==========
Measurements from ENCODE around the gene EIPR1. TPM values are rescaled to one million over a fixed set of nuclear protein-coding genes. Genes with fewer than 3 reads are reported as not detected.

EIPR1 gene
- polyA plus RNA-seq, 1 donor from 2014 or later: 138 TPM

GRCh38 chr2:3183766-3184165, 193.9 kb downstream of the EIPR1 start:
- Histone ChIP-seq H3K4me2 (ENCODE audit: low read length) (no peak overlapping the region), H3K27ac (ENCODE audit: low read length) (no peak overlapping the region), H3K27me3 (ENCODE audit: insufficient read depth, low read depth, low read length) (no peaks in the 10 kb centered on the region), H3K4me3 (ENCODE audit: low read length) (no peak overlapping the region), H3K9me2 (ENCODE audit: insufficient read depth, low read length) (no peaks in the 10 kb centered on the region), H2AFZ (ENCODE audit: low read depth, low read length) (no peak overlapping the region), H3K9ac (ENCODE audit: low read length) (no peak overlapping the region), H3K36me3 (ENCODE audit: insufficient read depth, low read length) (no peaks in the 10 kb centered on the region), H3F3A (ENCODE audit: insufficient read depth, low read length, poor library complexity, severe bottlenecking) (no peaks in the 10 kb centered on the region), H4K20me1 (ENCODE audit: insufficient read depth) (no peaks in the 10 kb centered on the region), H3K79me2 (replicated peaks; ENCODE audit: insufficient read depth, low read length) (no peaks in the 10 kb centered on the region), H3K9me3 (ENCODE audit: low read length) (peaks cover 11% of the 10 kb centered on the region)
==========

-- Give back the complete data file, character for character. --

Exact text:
Measurements from ENCODE around the gene EIPR1. TPM values are rescaled to one million over a fixed set of nuclear protein-coding genes. Genes with fewer than 3 reads are reported as not detected.

EIPR1 gene
- polyA plus RNA-seq, 1 donor from 2014 or later: 138 TPM

GRCh38 chr2:3183766-3184165, 193.9 kb downstream of the EIPR1 start:
- Histone ChIP-seq H3K4me2 (ENCODE audit: low read length) (no peak overlapping the region), H3K27ac (ENCODE audit: low read length) (no peak overlapping the region), H3K27me3 (ENCODE audit: insufficient read depth, low read depth, low read length) (no peaks in the 10 kb centered on the region), H3K4me3 (ENCODE audit: low read length) (no peak overlapping the region), H3K9me2 (ENCODE audit: insufficient read depth, low read length) (no peaks in the 10 kb centered on the region), H2AFZ (ENCODE audit: low read depth, low read length) (no peak overlapping the region), H3K9ac (ENCODE audit: low read length) (no peak overlapping the region), H3K36me3 (ENCODE audit: insufficient read depth, low read length) (no peaks in the 10 kb centered on the region), H3F3A (ENCODE audit: insufficient read depth, low read length, poor library complexity, severe bottlenecking) (no peaks in the 10 kb centered on the region), H4K20me1 (ENCODE audit: insufficient read depth) (no peaks in the 10 kb centered on the region), H3K79me2 (replicated peaks; ENCODE audit: insufficient read depth, low read length) (no peaks in the 10 kb centered on the region), H3K9me3 (ENCODE audit: low read length) (peaks cover 11% of the 10 kb centered on the region)